I’m a halfway decent cook and a rather reasonable baker, at least compared to my comrades in college who – despite unflinching brilliance in their coursework – had to read the back of the mac n’ cheese box to successfully feed themselves. Compared to my insufferably genius brother the chef, who graduated top of his culinary class and got a job in a Michelin-Star rated restaurant right off the bat, I have all the epicurean talent of a cracked cinderblock. But still, I can feed myself. More or less.

As I’ve said before, I’m spitting distance from an international hub, so I theoretically have access to all manner of magnificent foreign ingredients in addition to the highly palatable local ones. I literally stood gaping when I walked into the grocer my first day and saw vanilla extract. However, anything imported comes at a premium – one I can’t usually accommodate with my modest living allowance. With the exception of a precious bottle of olive oil (which set me back 600 shillings for 500ml), I make do with eating on the cheap.

The basic ingredients that rotate through my kitchen consist of these: sukuma, potatoes, white rice, ugali, lentils, beans, garlic, pasta, eggs, salt, pepper, curry powder, Blue Band (margarine), SUPA LOAF! bread (think Wonderbread), tea, and more sukuma. Whimsical guest stars that occasionally join the party include bananas, cabbage, pineapple, ramen, peanut butter, skim milk, whole milk, Weetabix, onions, pillau spice mix, oranges, creepy drinkable yogurt, carrots, and matoke (starchy cooking banana – think plantains). Kept on the top shelf where I’ll only bust them out on special occasions (guests and/or nervous breakdown) are Nutella, EasyMac, PowerBars, one single Chocobisq, and a half-dozen packets of Starbucks: Via.

I have never grated my own coconut nor fried a whole fish. Clearly, I’m not truly yet a “Coastie.”

If I were a kitchen mastermind (or just a better volunteer) I’d spend more time trying to think of new and exciting ways to combine these ingredients. However, anything that takes more than one pot is generally too great a hassle unless it’s Sunday and I have time to wash a million dishes. So usually it’s a boiled egg or piece of fruit for breakfast, then some sort of vegetable/legume or starch for dinner – but not always one of each. I don’t often make lunch because the kind folks at the dispensary stand over me tsking in displeasure until I’ve taken at least two cups of sugary milk-tea, three slices of bread, and most of a plate of fried potato slices during our 10 AM chai break. (The consensus – of which I’ve made no concerted effort to dissuade them – is that I’m not great wife material. The remedy for this, at least partially, is to keep me nice and plump so I’ll be more appealing. Erm, ok. If you say so.)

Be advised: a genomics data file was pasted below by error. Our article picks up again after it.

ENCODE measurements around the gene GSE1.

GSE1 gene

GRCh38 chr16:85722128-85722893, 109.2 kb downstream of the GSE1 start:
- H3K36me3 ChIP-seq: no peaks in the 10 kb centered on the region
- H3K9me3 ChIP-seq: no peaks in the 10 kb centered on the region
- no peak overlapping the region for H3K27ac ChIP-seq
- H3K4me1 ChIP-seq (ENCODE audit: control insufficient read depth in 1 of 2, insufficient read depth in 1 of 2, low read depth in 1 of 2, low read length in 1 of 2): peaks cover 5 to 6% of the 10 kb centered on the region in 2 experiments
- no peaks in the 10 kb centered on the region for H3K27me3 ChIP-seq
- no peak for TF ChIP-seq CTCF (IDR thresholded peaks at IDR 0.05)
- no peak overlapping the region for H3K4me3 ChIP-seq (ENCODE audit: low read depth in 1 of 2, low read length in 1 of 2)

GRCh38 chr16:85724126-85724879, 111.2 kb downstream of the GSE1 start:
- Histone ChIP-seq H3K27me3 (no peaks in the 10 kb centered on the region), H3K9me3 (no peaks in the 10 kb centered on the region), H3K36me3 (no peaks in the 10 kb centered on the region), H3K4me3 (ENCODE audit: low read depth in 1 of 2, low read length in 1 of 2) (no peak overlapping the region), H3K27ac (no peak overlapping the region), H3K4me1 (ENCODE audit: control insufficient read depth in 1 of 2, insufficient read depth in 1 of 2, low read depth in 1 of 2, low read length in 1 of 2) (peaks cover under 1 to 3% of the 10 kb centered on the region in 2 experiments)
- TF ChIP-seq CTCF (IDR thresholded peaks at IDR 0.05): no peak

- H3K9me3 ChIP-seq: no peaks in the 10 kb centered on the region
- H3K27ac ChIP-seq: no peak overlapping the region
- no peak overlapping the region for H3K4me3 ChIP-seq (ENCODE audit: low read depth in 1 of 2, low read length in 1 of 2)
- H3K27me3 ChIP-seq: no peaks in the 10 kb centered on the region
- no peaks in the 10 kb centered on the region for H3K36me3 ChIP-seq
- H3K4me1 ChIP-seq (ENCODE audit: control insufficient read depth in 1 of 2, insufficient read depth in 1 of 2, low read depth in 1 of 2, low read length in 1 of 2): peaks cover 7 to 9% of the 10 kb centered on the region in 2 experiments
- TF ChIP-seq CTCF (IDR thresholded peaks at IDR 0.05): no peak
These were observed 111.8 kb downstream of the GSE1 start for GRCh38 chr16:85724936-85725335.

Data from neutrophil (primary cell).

Meat is available, but problematic. One, it tends to be expensive: 200+ ksh per quarter-kilo direct from the butcher, 400+ ksh from the grocer. Two, it should be refrigerated if you’re not cooking it within a day (or two, or three, if you’re my host mother) of buying it. Three, I have no good knives. You don’t realize how much you take utensils for granted until you’re standing in your kitchen trying to decide if the carrots would best by peeled by use of your fixed-blade military-replica tactical knife, your folding pocket/hunting knife, your Leatherman multi-tool, or your machete.

Still, goat + sukuma + ugali = GOOD. EATS.

Everything must be accomplished in cheap, thin, aluminum pots called souffariyas and with the aid of an enormous wooden spoon called a mwiko. The pots are so cheap (HOW! CHEAP! ARE THEY!) that I once bent the rim of one with my hands by accident. I routinely warp the lids into wonky shapes through the hard work of washing them with a sponge. This probably explains partially why I can’t get good/even heating in anything, and also prevents me from cooking things like fried eggs. Tres lame.

Cooking is done over a teensy kerosene stove, although I hope to upgrade to a proper gas burner someday. Kerosene is a serious pain. It smells, it produces smoke/soot, it requires that I use tweezers to thread eight stubborn wicks beneath the burner, it doesn’t produce enough heat to cook anything with reasonable speed, it’s costly, it’s inefficient, and I always have puddles of cooking fuel on my kitchen floor because I am an IRREDEEMABLE CLUTZ. Said fuel also it takes up a jerry can I might otherwise be using for water. Have I whined enough yet? Have I made my point? Good.

The stove and I have a history. Maybe I’ll tell you about the time I tried to fry potatoes by … well. We’ll save that one for another day, shall we?

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